It’s a good idea in general to get into the habit of reading the work of new authors in your book category, anyway, to keep abreast of what is being bought and sold recently — I can’t tell you how many times I’ve heard agents and editors complain about aspiring writers’ not being familiar with the current market, as opposed to what was hot ten years ago.
Besides, if you want to live in a world where publishers are eager to buy books like yours, it only makes sense to convey that preference through buying them yourself, right?
And if neither is incentive enough to spur you to curl up this winter with the latest offerings in your chosen book category, here’s another: reading first-time authors is a great way to pick up agent leads. As I’m sure you’re already aware (because I’m fairly certain that I’ve mentioned it within the last few months), the vast majority of books sold to publishers each year in this country are written by the already-published.
Why? Well, they have track records. And think about it: how often do you — or did you, prior to adopting the practice of actively seeking out first-time authors I suggested above — buy books by first-time authors?
Okay, what about ones you don’t know personally, or who haven’t won major awards?
Readers tend to gravitate toward names they know — and bookstores often encourage the practice. Unless the writer is a celebrity in another medium or a politician, such books are substantially less likely to be placed in a prominent position in a chain bookstore. Certainly, they are less likely to be place face-out on the bookshelf (which increases that probability of being browsed considerably). Naturally, this results in sales statistics that show very plainly that established authors sell better than new ones.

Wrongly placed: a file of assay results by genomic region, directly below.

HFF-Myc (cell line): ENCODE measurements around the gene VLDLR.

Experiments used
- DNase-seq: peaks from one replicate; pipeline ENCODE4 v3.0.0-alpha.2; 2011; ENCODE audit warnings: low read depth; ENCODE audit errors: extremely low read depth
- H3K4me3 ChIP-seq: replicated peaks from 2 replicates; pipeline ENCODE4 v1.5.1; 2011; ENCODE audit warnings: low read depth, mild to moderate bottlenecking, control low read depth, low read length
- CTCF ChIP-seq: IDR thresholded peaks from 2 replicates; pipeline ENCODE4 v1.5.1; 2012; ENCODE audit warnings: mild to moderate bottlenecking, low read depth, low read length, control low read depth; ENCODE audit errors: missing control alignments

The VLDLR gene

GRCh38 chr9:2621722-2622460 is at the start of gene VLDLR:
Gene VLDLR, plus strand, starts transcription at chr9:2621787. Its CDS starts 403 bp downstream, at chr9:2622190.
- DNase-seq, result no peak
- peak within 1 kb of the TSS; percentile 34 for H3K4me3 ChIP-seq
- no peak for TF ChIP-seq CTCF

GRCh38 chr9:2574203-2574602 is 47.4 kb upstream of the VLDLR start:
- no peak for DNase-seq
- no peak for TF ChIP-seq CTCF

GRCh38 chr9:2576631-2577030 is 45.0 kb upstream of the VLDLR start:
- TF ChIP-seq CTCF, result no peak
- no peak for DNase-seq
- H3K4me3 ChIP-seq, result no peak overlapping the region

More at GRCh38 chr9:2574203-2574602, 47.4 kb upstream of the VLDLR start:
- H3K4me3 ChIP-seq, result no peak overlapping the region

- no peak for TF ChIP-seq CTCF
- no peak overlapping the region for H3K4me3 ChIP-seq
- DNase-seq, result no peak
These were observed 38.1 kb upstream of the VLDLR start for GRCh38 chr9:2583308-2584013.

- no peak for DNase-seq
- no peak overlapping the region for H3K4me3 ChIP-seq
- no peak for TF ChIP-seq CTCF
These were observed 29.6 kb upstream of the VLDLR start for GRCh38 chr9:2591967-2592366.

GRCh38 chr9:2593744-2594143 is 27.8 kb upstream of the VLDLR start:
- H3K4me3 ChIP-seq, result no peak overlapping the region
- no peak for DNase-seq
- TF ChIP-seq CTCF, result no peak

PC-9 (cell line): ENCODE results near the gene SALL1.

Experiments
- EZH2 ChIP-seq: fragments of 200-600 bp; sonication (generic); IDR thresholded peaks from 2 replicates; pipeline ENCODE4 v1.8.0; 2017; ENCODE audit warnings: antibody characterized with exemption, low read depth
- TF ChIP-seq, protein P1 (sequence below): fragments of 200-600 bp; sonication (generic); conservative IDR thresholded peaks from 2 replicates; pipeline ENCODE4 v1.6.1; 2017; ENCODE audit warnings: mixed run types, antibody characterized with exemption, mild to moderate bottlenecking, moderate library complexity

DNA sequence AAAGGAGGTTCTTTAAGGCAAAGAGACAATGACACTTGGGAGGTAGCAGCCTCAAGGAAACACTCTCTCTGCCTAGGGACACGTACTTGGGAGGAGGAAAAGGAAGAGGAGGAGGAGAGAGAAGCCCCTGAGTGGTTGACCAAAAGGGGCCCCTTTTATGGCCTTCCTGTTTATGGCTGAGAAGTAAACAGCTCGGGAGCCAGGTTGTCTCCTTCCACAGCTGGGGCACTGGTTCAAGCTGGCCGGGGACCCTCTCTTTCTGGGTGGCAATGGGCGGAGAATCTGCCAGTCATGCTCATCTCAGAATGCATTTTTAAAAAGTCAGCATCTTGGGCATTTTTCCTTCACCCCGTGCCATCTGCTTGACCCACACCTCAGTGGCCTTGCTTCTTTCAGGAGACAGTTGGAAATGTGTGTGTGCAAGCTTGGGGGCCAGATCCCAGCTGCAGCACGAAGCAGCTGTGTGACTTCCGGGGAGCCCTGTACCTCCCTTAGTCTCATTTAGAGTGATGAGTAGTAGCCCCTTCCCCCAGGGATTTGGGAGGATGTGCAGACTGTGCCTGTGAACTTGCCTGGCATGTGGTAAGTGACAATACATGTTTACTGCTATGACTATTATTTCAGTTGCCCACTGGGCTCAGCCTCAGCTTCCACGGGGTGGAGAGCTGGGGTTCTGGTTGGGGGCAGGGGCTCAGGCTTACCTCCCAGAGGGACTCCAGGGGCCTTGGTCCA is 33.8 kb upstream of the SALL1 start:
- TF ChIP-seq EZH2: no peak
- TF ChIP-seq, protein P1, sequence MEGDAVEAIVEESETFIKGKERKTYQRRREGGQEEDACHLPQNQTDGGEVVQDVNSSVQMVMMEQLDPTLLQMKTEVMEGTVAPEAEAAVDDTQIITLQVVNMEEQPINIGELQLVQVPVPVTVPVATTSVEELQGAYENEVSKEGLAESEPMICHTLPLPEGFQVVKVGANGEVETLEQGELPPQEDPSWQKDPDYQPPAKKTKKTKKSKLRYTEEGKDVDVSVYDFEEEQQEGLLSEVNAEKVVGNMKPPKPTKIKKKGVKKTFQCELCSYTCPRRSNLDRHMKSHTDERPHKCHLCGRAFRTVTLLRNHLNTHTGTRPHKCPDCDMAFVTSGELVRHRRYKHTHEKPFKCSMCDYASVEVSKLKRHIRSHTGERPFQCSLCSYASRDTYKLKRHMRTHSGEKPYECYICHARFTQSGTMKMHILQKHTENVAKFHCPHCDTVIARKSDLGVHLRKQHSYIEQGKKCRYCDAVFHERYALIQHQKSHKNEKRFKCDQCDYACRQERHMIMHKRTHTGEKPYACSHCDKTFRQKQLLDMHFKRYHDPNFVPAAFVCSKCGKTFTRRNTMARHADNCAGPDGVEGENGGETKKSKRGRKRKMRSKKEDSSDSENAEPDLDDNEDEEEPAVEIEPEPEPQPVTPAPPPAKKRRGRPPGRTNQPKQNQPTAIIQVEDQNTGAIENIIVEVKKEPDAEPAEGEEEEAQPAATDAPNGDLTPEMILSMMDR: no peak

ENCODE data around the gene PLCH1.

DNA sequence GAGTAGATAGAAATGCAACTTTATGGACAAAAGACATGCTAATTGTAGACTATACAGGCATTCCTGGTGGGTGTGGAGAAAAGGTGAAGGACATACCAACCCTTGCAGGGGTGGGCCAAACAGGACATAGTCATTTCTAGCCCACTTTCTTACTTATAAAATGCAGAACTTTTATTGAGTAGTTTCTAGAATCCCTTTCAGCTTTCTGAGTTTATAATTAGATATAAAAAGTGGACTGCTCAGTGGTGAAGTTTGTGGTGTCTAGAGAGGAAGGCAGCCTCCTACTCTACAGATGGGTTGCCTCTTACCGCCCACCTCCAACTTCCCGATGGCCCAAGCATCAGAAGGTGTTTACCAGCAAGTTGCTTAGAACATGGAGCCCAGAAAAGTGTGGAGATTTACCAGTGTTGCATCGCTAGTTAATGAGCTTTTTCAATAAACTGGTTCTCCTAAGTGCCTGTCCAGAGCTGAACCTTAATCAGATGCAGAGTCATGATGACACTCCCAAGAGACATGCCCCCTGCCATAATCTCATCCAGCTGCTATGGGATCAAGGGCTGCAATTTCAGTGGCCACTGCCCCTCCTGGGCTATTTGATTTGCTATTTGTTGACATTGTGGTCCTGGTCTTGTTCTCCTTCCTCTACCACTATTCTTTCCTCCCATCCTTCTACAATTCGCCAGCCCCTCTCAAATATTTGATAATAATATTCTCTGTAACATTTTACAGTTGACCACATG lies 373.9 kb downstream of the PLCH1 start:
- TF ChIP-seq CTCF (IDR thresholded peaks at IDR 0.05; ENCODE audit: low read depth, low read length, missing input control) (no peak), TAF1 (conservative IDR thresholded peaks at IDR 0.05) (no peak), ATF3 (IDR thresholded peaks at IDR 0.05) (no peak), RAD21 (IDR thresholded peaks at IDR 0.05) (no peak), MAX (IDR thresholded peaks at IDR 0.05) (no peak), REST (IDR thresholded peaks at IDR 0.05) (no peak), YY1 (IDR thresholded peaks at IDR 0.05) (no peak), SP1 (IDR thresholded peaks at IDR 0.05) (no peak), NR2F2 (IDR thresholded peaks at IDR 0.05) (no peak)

So your chances of getting picked up are higher if you already know a particular agent has been successful selling a first-timer like yourself. You know, at any rate, that the agent has been exceptionally brave at least once.
And wouldn’t you know it, Helen Keller has ANOTHER pithy statement that’s appropriate here, and from the same book? “Avoiding danger is no safer in the long run than outright exposure. The fearful are caught as often as the bold.” Are you listening, agents?
Because the agent who compulsively sells first novels is something of a rarity, let me once again urge you to draw a firm distinction in your mind between agents whose listings in the standard agents’ guides SAY they are open to queries from previously unpublished writers, and those who have a successful TRACK RECORD of selling first books.